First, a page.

Guide to Media Outreach

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Mainstream Media Outreach

This short guide will help you to spread your local activism far and wide, and also give you tips on how to build successful relationships with reporters to support your future efforts. We’ve structured this guide around the steps that you will take if you’re organizing a local event, rally, or protest. There are lots of other ways to create change, but no matter what sort of activism you’re engaged in, these steps are a great place to start. Steps 1 – 4 can be done in one group meeting, Steps 5 & 6 require a little ‘legwork’, Step 7 should be easy, and Step 8 is just some follow up.

1. Create an exciting event idea!

First step is to for your group to come up with ways to make your event unique and creative so that it will get the attention of the media. The more unique an event, the more likely the media will cover it (no one wants to read about something that’s happened a 100 times before). Remember, you don’t necessarily need to have 1,000 people to get coverage — sometimes the most creative events are also the simplest to organize.

2. Media buzz plan

Your group wants to try get some media attention before the event to ‘build the buzz’ (and this may get more people to attend your event too). You can do this through traditional media such as radio and newspapers, as well as through new media by blitzing out twitter and facebook messages. See if you can get in touch with a few sympathetic reporters, bloggers, or show hosts and see if they will help cover the lead-up to your event. Think about what announcement you could make before your event to make some news (like announcing someone important who is attending).

3. Target the media

This next step won’t take too long. Identify what local/regional media outlets (newspapers, radio and tv stations, etc) might be interested in your event. Your group might discuss what shows, stations, or papers are most relevant to your event or might be most supportive (such as a certain DJ known for his community interest). Then contact these outlets to collect updated contact information for journalists, DJs, TV show producers, etc. This is your “media list”. (Be aware that on weekends, different reporters/media crew are often on duty instead of the weekday people, so as your event will take place on a Saturday, make sure to get the right contacts!)

4. Develop your message/story

Having the following information together will make you better prepared to work with reporters and talk to the press about your event:

  • Be organized: not all journalists have a good understanding of climate change, so prepare some information to help reporters do better coverage of your event (it can be specific info on your group, climate impacts, or materials available on or other web sites). You may want to create a one-page document that you can email to journalists, and also to print and hand out on the day. Also decide who in your group will be the main spokesperson, and have some back up people ready too.
  • Develop talking points: list 3 to 4 key messages that you’d like to get out on that day.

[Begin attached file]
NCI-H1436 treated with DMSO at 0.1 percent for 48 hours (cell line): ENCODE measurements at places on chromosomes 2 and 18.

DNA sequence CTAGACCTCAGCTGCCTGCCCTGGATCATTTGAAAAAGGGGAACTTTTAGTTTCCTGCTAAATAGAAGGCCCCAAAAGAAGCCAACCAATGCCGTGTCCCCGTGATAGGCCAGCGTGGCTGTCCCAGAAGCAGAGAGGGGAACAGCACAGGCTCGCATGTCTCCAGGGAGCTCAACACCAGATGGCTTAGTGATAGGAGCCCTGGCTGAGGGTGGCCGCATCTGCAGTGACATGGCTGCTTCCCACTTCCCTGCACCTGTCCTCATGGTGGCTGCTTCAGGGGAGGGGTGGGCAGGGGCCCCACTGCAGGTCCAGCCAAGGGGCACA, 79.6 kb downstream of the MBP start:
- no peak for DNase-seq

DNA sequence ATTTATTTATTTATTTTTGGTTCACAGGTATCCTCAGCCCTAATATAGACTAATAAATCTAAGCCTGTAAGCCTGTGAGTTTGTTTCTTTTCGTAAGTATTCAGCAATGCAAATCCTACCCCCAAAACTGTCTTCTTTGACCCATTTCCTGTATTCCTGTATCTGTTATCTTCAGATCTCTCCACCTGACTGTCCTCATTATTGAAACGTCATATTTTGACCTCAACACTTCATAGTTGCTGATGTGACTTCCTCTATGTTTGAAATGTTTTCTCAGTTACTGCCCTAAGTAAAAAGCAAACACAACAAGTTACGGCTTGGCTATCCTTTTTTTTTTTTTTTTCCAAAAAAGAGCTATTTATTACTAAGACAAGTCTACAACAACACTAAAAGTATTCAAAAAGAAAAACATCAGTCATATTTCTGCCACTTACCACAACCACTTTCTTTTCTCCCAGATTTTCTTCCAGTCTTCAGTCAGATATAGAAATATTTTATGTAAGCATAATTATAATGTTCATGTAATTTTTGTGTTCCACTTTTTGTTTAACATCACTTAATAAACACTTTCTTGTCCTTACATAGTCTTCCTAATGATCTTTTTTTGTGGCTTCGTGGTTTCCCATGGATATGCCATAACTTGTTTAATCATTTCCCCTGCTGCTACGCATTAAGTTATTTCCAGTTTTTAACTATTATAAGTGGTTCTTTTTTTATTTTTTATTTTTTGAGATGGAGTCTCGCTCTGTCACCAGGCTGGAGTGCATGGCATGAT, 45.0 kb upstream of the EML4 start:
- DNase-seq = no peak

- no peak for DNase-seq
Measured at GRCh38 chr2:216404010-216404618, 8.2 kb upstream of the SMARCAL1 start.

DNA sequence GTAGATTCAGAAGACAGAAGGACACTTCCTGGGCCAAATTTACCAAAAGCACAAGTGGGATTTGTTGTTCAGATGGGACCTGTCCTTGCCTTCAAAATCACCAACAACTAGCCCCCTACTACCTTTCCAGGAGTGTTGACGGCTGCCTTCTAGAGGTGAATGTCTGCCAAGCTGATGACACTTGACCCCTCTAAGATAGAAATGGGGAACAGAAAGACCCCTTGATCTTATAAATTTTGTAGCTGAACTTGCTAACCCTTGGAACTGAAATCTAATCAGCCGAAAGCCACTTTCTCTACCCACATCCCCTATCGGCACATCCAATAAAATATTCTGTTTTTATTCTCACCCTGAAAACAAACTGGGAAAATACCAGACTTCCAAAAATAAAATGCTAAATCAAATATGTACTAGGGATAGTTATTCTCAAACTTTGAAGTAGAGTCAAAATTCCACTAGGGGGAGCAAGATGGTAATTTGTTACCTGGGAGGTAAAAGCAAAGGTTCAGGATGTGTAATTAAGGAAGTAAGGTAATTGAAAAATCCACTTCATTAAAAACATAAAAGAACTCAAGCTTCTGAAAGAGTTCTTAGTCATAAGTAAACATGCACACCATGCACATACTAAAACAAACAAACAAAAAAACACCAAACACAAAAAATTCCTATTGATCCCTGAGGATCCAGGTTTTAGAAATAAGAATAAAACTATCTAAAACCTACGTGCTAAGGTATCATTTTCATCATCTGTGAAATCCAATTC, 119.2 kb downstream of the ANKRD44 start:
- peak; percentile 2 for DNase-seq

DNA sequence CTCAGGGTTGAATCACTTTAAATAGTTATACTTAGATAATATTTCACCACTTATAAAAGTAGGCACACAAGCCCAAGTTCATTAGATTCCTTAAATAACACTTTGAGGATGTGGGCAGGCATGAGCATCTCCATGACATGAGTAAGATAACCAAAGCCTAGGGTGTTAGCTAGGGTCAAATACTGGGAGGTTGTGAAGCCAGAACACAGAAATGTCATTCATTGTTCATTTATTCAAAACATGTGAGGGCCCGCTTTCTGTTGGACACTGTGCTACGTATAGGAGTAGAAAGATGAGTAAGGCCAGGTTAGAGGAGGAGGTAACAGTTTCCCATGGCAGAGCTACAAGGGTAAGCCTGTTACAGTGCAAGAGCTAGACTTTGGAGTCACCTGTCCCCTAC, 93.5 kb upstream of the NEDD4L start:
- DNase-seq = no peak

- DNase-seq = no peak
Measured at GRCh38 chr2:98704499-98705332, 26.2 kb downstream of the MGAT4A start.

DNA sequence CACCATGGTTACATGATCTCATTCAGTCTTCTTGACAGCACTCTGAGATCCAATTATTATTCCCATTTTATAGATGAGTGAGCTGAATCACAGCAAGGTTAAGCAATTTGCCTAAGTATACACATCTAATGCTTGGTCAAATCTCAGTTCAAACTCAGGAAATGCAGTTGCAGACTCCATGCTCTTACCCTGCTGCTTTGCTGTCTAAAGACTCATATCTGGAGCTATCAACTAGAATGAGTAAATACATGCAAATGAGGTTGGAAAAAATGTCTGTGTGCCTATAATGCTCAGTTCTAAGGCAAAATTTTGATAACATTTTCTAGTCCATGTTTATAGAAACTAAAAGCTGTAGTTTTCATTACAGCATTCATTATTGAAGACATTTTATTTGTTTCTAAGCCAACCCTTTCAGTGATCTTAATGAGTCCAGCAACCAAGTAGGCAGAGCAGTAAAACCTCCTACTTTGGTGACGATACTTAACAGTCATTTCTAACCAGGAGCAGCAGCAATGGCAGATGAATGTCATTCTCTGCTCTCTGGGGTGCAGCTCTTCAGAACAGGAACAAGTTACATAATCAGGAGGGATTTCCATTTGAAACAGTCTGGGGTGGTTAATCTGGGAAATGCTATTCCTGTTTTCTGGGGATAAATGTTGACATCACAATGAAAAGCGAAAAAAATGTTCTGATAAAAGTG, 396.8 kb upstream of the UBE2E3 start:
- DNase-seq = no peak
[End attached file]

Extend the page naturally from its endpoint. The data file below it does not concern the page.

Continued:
• Share stories: while figures and facts are important when trying to demonstrate the urgency of climate change and convince your audience, a good story can really help get the message across (reporters are also always looking for a good narrative for their piece). For your events, see what personal story you can share — maybe it’s what motivated you to care about climate change or how you (or someone at the event) has been personally impacted by climate change. A farmer who lost half his herd in a drought is more compelling than a statistic about lack of rainfall.
  • Relevant hooks: As you are developing your messages and stories, make sure that you have ‘hooks’ that makes it particularly interesting and relevant right now (what make this event special, worth of attention, what are the implications of climate change on community members, businesses, environment, etc).
  • Practice! Have fun doing role play interviews! It can be scary having a TV camera or radio microphone thrust into your face, so some practice will help you find your rhythm and calm your nerves.

5. Build relationships with the media

Right, now to get to work:

  • Call your media list. The first contact with a specific journalist or DJ is very important. Introduce yourself politely, tell him/her about your event, and try your best to convince him/her that the event deserves media coverage (be careful not to exaggerate, journalists hate it when they show up to something that doesn’t live up to what was promised and will probably not cover your next event). Offer to follow up with them (usually by email) to share more info about the event.
  • Be a resource for the media: Journalists need you just as badly as you need them. You need them to cover your issue and carry your message, they need the fresh information and real stories you can provide. Develop a reputation as someone who has accurate information, meets deadlines, can provide additional contacts and sources, and is always good for a clever quote or a much-needed fact.
  • Meet them physically if possible: Meeting a journalist face-to-face is a great opportunity to get to know him/her much better and find common areas of interest. Keep your message brief, exciting and relevant. Reporters won’t listen to you just because you’re right; they pay attention when you’re relevant. Your meeting is fruitful if you manage to get the reporter interested and excited about your action.